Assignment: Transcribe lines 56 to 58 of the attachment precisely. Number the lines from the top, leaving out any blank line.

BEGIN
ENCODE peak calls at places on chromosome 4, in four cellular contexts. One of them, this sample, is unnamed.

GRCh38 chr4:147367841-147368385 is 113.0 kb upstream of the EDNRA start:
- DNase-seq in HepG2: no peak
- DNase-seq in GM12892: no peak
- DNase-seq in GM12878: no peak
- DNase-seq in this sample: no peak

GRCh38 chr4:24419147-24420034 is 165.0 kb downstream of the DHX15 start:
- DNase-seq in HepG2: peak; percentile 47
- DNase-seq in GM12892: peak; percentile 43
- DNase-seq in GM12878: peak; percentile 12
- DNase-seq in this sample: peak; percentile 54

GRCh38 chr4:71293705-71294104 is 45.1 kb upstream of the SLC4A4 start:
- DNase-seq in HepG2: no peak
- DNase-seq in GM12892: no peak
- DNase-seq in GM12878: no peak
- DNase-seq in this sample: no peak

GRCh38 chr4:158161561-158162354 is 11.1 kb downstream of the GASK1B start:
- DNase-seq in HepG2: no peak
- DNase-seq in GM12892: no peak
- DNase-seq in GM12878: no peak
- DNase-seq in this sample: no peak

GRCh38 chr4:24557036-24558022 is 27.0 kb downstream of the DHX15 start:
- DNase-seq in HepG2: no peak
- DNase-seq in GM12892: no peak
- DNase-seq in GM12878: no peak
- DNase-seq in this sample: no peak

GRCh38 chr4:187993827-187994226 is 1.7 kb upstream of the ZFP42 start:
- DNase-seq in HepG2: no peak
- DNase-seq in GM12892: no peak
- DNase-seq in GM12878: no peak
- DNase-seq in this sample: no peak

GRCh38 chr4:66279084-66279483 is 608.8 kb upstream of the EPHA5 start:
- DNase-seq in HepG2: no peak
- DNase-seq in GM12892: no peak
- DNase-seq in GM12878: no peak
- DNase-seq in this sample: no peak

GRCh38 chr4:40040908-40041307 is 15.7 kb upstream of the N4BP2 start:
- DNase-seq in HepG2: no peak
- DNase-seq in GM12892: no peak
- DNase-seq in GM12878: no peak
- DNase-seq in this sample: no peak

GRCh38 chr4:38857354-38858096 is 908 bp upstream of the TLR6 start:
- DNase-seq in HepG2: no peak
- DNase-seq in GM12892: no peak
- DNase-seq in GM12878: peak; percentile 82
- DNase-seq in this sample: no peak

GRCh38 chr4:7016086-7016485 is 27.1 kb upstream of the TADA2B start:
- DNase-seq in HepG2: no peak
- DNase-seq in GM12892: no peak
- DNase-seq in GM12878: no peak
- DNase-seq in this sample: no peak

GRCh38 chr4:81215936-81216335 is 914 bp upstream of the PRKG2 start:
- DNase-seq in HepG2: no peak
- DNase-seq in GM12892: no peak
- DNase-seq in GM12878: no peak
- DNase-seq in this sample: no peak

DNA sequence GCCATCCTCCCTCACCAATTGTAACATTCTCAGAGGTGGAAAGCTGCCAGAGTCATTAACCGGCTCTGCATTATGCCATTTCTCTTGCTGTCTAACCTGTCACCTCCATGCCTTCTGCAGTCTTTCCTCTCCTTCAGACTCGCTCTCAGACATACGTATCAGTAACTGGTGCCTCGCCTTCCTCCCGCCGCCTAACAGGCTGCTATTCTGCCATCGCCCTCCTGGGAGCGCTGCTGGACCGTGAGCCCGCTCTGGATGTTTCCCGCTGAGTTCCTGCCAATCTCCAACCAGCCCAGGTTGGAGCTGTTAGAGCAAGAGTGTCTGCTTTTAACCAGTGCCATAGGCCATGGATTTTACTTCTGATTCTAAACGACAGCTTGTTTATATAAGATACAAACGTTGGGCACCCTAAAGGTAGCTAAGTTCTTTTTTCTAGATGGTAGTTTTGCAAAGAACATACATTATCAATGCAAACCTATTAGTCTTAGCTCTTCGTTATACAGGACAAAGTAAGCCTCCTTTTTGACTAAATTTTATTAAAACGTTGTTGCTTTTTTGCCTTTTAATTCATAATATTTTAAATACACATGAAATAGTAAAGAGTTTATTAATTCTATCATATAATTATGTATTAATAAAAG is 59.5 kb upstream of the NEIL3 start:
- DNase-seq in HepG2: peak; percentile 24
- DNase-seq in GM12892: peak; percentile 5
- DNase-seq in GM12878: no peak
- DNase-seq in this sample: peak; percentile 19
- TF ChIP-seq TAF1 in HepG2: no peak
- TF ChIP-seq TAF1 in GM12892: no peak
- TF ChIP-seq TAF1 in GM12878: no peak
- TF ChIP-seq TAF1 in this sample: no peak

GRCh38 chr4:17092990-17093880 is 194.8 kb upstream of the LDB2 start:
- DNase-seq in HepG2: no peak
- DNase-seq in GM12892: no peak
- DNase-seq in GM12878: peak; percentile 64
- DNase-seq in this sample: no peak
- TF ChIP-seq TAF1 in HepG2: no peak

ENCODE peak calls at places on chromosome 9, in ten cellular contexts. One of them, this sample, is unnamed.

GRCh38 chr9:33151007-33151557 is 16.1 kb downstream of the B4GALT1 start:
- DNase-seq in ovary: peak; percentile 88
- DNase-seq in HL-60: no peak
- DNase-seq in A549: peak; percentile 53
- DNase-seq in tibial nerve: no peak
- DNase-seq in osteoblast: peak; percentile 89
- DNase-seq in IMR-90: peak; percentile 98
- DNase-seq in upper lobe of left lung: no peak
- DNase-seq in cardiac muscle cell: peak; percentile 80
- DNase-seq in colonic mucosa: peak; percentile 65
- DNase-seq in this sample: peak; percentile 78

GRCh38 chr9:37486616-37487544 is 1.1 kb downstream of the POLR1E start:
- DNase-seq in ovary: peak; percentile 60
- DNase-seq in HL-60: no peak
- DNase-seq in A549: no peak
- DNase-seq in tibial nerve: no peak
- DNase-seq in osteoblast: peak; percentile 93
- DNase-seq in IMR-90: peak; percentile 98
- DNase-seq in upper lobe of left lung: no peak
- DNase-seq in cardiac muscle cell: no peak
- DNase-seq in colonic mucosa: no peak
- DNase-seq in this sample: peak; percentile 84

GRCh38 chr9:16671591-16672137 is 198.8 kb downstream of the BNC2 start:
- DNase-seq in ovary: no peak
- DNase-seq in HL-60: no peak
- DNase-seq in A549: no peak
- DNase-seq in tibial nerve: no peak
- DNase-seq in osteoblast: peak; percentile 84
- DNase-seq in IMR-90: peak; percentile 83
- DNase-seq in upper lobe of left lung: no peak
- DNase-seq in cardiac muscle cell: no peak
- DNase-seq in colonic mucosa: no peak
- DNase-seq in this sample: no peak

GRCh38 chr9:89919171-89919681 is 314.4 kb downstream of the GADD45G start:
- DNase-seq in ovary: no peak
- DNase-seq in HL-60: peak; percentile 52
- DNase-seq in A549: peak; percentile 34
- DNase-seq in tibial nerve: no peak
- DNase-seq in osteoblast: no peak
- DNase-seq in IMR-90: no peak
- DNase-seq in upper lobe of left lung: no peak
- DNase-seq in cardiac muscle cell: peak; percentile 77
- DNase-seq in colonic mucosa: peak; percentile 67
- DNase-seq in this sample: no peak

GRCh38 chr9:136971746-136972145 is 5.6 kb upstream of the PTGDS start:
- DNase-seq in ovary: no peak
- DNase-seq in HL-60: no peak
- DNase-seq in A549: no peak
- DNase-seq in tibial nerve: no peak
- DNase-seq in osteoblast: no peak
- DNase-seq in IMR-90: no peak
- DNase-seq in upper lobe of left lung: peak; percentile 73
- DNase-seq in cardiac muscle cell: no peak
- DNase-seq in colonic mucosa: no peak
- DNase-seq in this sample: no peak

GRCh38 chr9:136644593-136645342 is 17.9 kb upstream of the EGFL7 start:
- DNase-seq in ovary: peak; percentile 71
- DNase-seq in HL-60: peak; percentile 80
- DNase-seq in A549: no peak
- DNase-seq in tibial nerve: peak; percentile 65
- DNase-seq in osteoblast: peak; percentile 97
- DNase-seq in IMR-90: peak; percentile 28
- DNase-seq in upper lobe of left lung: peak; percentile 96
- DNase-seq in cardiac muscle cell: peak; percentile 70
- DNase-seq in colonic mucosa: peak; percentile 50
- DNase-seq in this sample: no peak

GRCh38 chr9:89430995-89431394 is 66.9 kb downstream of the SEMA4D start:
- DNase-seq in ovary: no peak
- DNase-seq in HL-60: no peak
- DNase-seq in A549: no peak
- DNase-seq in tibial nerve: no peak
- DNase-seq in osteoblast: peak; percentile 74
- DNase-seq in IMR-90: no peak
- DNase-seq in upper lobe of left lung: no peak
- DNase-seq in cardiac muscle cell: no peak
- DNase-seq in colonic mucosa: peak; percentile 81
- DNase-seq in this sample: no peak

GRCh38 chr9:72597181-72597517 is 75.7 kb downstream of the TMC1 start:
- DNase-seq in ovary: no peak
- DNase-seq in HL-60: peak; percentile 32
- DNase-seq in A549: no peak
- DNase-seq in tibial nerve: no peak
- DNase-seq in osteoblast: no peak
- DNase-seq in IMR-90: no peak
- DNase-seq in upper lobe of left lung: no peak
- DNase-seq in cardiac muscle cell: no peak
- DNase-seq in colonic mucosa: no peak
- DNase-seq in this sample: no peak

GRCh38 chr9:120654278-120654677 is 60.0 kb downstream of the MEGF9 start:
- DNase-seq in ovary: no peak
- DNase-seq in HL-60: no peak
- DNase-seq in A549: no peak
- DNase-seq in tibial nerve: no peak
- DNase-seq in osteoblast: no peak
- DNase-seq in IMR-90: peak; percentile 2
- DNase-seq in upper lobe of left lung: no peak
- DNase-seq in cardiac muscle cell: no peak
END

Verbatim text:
- DNase-seq in this sample: no peak

DNA sequence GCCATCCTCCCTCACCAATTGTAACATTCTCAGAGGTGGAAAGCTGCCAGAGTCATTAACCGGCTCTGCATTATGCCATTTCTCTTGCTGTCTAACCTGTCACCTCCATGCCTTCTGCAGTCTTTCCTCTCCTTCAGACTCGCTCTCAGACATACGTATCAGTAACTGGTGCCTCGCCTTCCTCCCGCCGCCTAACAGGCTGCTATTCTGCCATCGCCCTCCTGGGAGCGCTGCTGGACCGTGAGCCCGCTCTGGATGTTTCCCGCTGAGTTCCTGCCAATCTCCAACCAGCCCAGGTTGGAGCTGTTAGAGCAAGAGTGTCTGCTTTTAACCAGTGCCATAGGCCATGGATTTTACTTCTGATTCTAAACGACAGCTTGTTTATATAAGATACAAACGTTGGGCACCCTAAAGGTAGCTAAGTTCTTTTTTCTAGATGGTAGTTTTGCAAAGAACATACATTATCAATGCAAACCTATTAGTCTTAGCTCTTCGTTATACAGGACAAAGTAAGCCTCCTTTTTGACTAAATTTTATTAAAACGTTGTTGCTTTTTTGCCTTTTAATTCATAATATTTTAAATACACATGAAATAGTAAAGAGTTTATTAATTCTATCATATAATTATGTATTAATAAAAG is 59.5 kb upstream of the NEIL3 start:
- DNase-seq in HepG2: peak; percentile 24